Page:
The ($2) Children’s Art Wall

Kids' Art Display Wall crop webParents are constantly faced with many challenges; one of the less serious—but still maddening—is how to display all the art their kids create.

Our children come home from school with a seemingly endless stream of art. Of course, sometimes this “art” is just a huge smear of so-mixed-that-it’s-now-brown paint, but sometimes the stuff is wonderful—vibrant and fun and full of personality and life.

Mommy side note: Now that my oldest is 10, I can appreciate the art of the younger ones more. Even though when they’re young, it seems they’ll be producing this stuff forever, there is an end date! One day the art will change and become serious. In some ways this is exciting to see for your child, but it’s also a little sad. I miss all those colorful smear-fests!

So, what do we do with all this art? We imagine a gallery wall in the hallway with white IKEA frames, perhaps. Or we think we’ll turn it into awesomely quirky Christmas ornaments, or coasters, or placemats. So we save it in an ever-growing pile in the pantry that occasionally spills over without warning. But IKEA is so far away, and we don’t even like placemats. So there the art sits, collecting dust.

This was me, for quite a few years. Seven, actually. But then I made a kids’ art wall that was so easy and low-prep that even I could get it done. And even better, it only cost something like $2. Maybe $3, tops.

I got the idea from a photo in The Ultimate House Book, by Terence Conran, that showed string and clothespins hung above a desk in lieu of a more traditional cork board. I knew I could use this simple concept to make an informal display space for my kids’ art.

I picked a wall that was 1) not very wide, so the art filled the horizontal space, rather than just floating awkwardly in the middle of a huge expanse, and 2) somewhat out of the way, so that although the art is in a public part of the house, it’s not the first thing you see when you walk in the door or anything.

Jute String and Clothespins webBecause I use a lot of natural elements in my home (wood, jute, cotton, rattan), I figured the rough, thick jute string we already owned would work great, same with the $2ish wooden clothespins (regular old school) I found at Target. If this isn’t the case in your home, you could easily switch out different materials (ribbon, wire, metal clips, etc.) to get the look you want.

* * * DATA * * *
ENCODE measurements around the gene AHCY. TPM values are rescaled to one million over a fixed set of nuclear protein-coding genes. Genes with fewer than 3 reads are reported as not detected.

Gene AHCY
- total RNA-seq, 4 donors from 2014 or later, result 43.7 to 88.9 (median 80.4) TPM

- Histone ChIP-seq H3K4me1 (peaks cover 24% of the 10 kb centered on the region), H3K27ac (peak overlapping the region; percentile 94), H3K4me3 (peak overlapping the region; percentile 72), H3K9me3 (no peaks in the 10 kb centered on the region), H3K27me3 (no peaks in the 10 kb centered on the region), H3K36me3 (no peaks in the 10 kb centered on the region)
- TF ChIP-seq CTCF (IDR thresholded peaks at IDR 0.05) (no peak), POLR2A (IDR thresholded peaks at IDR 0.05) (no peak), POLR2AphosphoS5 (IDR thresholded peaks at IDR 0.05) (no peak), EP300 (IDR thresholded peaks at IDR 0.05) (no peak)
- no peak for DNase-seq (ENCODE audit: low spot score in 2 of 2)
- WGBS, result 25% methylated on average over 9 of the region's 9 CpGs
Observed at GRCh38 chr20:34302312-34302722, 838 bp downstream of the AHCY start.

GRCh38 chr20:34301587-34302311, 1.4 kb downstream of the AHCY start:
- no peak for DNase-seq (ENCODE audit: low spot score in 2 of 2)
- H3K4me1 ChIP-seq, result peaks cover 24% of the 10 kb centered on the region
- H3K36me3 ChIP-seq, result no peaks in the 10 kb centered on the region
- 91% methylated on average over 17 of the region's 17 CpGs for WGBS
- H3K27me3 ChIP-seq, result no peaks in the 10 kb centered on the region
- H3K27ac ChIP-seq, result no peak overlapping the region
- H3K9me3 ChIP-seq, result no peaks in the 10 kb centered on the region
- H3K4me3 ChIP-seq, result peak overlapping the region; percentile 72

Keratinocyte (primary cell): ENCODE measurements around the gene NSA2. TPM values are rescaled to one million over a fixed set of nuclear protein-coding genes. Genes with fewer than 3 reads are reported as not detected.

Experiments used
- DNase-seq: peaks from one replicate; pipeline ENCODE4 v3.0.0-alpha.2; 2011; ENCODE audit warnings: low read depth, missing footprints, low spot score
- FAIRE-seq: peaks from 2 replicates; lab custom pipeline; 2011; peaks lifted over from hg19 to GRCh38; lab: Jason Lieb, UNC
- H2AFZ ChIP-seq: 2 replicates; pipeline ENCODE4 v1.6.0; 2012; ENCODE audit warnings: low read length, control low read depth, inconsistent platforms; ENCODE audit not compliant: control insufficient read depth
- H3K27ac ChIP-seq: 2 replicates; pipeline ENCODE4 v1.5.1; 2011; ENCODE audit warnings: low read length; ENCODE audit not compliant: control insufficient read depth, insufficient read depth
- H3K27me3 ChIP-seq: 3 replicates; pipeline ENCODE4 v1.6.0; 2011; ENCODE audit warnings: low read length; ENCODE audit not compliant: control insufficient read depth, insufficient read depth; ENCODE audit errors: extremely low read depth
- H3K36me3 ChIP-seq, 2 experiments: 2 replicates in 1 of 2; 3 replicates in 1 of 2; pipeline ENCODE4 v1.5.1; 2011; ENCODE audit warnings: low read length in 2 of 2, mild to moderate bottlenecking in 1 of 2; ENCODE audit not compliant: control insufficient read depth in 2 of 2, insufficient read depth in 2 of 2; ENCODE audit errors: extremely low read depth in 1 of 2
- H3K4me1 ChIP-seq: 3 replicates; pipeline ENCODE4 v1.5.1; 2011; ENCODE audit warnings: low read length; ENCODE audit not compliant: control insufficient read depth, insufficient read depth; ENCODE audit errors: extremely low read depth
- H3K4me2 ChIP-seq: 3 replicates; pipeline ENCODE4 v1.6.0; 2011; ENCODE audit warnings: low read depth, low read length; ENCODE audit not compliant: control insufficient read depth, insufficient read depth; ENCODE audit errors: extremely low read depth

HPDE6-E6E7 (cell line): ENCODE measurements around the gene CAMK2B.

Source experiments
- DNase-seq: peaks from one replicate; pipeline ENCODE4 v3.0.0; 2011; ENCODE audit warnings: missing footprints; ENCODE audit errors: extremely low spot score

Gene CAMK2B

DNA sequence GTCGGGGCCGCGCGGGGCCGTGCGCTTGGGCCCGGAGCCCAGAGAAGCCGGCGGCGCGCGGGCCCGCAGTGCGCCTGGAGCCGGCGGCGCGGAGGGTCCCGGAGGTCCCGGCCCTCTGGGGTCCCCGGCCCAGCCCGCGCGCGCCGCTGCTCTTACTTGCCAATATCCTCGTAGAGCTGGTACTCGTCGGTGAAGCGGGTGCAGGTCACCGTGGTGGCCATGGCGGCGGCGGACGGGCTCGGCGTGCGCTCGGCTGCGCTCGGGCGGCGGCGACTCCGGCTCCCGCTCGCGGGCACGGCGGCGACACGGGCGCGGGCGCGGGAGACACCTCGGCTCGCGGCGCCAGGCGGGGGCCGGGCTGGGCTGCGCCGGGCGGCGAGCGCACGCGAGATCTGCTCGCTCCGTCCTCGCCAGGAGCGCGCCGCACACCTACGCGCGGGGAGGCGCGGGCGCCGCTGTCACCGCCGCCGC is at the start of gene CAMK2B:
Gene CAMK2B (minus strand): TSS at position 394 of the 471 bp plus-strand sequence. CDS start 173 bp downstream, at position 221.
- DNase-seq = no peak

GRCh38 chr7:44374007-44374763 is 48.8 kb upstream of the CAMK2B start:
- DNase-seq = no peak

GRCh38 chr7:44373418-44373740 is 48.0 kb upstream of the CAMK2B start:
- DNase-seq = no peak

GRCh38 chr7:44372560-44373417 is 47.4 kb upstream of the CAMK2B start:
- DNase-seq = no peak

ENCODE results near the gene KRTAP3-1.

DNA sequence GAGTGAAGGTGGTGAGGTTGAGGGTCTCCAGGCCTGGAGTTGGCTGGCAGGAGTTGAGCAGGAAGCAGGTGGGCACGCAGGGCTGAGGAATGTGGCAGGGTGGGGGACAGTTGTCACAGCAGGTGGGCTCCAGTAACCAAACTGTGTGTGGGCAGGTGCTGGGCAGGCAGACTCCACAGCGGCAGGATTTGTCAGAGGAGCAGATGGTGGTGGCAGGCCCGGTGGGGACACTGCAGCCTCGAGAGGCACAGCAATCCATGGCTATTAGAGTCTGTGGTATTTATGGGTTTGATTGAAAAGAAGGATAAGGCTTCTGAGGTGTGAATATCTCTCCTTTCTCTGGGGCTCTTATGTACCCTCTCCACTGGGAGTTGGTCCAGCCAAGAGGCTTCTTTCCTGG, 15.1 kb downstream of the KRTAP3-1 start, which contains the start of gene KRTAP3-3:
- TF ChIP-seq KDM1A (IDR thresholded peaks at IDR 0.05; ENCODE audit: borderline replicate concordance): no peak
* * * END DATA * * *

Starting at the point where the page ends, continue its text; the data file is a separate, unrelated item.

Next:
How to Create a Children’s Art Wall

  1. Decide how many rows of art you want. (Might I suggest three?)
  2. Decide how wide and how spaced out you want them to be. (Mine were 60 inches wide because the space dictated it, and they were about 17 inches apart vertically because we have some large-scale art I wanted to display. If you have smaller pieces, you might want to shorten the vertical distance.)
  3. Decide where you want the rows of art placed on your wall, and mark where your nails will go with a pencil. (Because we have 9 foot ceilings, I placed my nails at 51 inches, 68 inches, and 85 inches, measured from the floor.)
  4. Figure out how much string to cut. (Start with the width, obviously, but then add some additional inches so you can tie the knots at both ends, and for the droop of the string. In my case, I added an additional 12 inches to the width, so I cut 72 inches of string for each of my three rows.)
  5. Cut, hammer, tie, clip, et voila!

Note: When you’re placing the art, vary the sizes and shapes along each row to keep it interesting, and group colors that look good next to each other.

Kids' Art Display Wall web

I add to our art wall every so often when something special comes home from school. I also use the wall to pin up party invitations, birth announcements, and school photos. We’ve had our wall for a few years now, and it’s been completely transformed several times. That pile in the pantry hasn’t gone away completely, but I love that we have a special place to celebrate the creativity of our kids. There has been an unexpected bonus, too: by the time I take the art off the wall, I have that added bit of perspective that helps me evaluate whether that particular piece is truly one for the memory chest, or if its future instead lies (shhh!) in the recycle bin.

© Amy Daniewicz

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